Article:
Most observers predict visitors from western Europe still will have little trouble entering the U.S., “But when you get into the emerging economies, it gets dicey,” says Steven Hacker, president of the International Association for Exhibition Management in Dallas.
The Immigration and Naturalization Service in recent years has been cracking down on abuses by visa holders who enter the U.S. but fail to return home on time, if ever. Based on their records, the government has targeted countries such as Pakistan, the Philippines, China, India, and certain nations in Africa, Hacker says. Those efforts have taken on added weight since the news that several of the September 11 suicide bombers had overstayed their visas, an embarrassment that the government wants to avoid repeating.
By Invitation Only
Typically, visitors seeking a visa to enter the U.S. need proof of a legitimate reason for being there. “Almost invariably they need some kind of letter of invitation if they are attending a meeting or show,” says Stephen Schuldenfrei, president of Framingham, Mass.-based Exposition Operations Society and an operations expert. Some consulates require an original letter, and often the visa applicant may wait until late in the game to request it, so meeting organizers should be prepared to act quickly.
That doesn't mean anyone who requests it should get a letter. “You really need to know who you are inviting,” Schuldenfrei says. “You need to make sure they're qualified and coming in for a real reason.” And if anyone who requested a letter of invitation for a visa application doesn't arrive for the event, a show manager should consider reporting that individual to the authorities, he adds.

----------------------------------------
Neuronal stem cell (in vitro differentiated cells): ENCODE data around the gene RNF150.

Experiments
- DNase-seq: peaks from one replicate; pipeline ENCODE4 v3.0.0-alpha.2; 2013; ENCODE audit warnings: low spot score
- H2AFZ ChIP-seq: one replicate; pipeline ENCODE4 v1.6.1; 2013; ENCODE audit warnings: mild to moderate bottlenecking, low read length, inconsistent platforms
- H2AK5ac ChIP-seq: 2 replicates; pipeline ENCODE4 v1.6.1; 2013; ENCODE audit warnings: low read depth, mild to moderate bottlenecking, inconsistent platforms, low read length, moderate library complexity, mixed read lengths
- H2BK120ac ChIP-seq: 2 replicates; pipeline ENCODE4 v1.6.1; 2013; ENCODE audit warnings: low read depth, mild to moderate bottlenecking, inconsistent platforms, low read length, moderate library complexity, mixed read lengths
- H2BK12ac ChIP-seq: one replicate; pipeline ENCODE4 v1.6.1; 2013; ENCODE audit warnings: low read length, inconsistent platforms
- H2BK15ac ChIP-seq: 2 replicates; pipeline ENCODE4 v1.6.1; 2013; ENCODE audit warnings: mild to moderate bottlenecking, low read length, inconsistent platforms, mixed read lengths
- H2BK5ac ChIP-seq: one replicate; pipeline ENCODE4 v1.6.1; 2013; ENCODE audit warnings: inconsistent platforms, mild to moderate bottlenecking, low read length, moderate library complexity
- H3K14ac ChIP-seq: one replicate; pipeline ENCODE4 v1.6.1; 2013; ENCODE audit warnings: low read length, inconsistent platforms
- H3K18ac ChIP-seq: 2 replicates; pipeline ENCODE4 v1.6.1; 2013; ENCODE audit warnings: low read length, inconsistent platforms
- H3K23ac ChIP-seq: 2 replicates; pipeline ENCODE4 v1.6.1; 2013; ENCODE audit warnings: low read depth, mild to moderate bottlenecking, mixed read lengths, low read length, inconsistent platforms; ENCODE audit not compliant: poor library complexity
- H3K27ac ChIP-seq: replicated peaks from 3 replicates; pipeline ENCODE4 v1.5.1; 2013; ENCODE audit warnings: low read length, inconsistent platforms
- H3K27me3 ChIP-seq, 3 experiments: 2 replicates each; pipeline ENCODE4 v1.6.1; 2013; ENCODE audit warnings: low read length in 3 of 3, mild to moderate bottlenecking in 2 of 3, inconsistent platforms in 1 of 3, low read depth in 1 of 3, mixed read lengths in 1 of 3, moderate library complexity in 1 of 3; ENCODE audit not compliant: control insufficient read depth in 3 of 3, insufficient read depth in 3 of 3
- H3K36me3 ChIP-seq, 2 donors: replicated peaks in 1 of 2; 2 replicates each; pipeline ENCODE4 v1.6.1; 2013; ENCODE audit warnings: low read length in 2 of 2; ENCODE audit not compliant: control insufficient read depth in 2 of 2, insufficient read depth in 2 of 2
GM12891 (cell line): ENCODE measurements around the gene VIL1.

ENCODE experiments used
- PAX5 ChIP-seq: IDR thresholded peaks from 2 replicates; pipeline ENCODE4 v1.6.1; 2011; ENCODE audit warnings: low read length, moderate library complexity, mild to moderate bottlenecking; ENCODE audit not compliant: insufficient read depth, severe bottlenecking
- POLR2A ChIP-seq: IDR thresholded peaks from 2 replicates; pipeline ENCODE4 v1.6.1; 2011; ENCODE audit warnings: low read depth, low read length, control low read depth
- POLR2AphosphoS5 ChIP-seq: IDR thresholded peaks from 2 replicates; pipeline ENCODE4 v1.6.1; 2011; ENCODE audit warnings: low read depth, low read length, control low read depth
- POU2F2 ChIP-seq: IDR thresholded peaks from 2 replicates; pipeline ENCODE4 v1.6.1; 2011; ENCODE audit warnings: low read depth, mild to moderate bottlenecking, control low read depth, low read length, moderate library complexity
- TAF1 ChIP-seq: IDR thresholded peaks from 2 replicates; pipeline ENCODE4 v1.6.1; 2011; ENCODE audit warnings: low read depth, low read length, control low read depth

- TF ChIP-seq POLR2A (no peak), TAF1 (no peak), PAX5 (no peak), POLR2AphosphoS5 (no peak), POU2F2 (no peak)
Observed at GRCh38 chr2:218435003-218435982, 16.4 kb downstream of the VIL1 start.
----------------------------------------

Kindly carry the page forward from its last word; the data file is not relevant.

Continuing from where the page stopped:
About a quarter of the registrants for the Radiological Society of North America's annual scientific assembly (in Chicago every November) hail from overseas, and the group hires a consultant to help with any problems with overseas attendees. Steve Drew, assistant executive director of the scientific assembly and informatics, didn't notice an inordinate number of attendees seeking the consultant's help for the November 2001 meeting. Several exhibitors reportedly did have trouble entering the U.S., however, he says.
While some exhibitors may have been unable to attend the Radiological Society's annual meeting, their booths and materials made it, thanks to a customs agency that helps them navigate shipping rules.
“From what we have seen, there is more trouble with people than with materials,” observes Douglas Ducate, president and CEO of the Center for Exhibition Industry Research in Chicago. He explains that international trade-fair bonds streamline the shipping of materials for exhibits and help exhibitors skirt inspections at points of entry. So far, he says, getting shipments to the U.S. hasn't posed a problem.
But the shipping process is likely to grow thornier. The Federal Aviation Administration and the airlines are increasing security measures that are likely to affect international cargo shipments, according to Richard McCrady Sr., president of Minneapolis-based CF AirFreight. He expects fewer routes, more elaborate security steps, additional requirements such as X-rays and decompression of packages, and other measures that will increase shipping times.
“Customers will have to provide more detail about their products when shipping freight,” McCrady says. He says the new procedures will likely increase security and insurance surcharges.
International exhibitions with a substantial international component should consider designating staff members or customs experts to help smooth the way for companies.
█ Roger A. Abl-zeid
Consultant on consulate issues
U.S. Department of State Visa Services
█ U.S. Customs Agency